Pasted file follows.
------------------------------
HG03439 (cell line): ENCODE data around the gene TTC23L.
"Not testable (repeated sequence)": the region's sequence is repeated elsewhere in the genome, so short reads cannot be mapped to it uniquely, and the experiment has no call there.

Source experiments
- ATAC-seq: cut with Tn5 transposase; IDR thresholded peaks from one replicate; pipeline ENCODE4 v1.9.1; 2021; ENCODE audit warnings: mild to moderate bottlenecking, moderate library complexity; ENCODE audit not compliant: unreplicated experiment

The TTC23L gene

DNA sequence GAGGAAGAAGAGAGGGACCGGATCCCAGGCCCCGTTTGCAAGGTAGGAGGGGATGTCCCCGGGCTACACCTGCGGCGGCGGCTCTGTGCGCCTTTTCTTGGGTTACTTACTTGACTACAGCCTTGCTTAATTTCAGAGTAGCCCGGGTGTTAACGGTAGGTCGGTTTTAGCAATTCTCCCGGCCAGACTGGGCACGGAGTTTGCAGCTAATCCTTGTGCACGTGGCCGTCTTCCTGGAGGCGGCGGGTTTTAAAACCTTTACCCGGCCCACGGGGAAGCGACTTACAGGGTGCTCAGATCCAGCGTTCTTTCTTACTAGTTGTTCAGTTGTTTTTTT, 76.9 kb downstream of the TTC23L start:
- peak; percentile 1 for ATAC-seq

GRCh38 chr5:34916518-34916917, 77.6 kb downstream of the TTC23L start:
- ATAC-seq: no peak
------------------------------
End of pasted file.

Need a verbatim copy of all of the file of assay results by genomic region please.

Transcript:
HG03439 (cell line): ENCODE data around the gene TTC23L.
"Not testable (repeated sequence)": the region's sequence is repeated elsewhere in the genome, so short reads cannot be mapped to it uniquely, and the experiment has no call there.

Source experiments
- ATAC-seq: cut with Tn5 transposase; IDR thresholded peaks from one replicate; pipeline ENCODE4 v1.9.1; 2021; ENCODE audit warnings: mild to moderate bottlenecking, moderate library complexity; ENCODE audit not compliant: unreplicated experiment

The TTC23L gene

DNA sequence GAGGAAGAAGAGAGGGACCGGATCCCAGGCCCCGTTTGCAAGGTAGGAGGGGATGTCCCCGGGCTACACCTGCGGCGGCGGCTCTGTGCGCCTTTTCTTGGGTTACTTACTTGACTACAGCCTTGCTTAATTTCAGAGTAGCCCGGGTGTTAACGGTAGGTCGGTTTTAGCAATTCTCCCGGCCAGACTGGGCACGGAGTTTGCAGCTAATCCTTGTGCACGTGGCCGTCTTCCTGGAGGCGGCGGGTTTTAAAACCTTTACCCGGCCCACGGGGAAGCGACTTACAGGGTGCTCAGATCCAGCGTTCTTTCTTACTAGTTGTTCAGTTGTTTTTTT, 76.9 kb downstream of the TTC23L start:
- peak; percentile 1 for ATAC-seq

GRCh38 chr5:34916518-34916917, 77.6 kb downstream of the TTC23L start:
- ATAC-seq: no peak